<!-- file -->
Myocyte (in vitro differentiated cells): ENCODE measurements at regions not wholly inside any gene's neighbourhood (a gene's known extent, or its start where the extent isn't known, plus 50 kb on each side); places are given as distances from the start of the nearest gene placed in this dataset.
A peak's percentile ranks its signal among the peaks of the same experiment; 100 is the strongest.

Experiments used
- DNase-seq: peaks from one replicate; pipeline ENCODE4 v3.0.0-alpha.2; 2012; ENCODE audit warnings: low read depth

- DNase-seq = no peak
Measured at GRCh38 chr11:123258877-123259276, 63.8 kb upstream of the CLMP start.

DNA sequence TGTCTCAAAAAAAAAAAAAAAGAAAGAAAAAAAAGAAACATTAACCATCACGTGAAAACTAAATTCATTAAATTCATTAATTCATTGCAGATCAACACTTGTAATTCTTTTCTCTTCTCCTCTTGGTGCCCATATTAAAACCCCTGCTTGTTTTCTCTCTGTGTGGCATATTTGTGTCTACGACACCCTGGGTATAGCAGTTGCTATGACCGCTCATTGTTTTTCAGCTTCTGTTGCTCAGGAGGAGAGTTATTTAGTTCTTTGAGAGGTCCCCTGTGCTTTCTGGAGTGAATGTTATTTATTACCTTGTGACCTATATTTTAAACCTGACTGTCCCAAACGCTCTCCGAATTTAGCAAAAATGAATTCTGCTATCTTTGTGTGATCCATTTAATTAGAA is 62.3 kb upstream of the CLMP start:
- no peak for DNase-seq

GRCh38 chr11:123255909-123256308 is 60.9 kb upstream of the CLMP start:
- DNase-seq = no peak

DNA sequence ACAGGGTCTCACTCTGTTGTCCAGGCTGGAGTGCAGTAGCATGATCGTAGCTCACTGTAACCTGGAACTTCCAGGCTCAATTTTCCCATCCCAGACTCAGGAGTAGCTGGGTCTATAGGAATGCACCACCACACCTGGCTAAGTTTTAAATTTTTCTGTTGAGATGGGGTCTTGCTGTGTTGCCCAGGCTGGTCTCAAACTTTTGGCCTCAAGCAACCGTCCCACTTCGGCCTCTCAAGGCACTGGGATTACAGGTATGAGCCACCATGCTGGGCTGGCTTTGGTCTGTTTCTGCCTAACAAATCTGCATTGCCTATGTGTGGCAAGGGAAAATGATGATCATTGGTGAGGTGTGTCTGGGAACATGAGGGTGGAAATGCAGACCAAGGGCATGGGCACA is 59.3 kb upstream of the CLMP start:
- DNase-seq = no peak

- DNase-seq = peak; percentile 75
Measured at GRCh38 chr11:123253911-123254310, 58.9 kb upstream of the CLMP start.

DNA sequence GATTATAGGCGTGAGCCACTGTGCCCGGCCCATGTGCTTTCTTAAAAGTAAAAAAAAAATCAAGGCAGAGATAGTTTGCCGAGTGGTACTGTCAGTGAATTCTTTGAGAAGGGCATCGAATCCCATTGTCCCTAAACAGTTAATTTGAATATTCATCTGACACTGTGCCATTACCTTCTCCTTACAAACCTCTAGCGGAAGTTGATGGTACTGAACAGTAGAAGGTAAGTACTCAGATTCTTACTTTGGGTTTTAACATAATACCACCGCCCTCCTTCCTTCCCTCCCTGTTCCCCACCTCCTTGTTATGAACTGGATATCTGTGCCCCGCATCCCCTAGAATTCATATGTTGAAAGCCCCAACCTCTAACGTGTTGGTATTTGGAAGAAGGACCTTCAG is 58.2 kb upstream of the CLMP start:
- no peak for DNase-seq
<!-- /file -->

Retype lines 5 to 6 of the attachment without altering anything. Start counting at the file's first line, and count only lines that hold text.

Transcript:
- DNase-seq = no peak
Measured at GRCh38 chr11:123258877-123259276, 63.8 kb upstream of the CLMP start.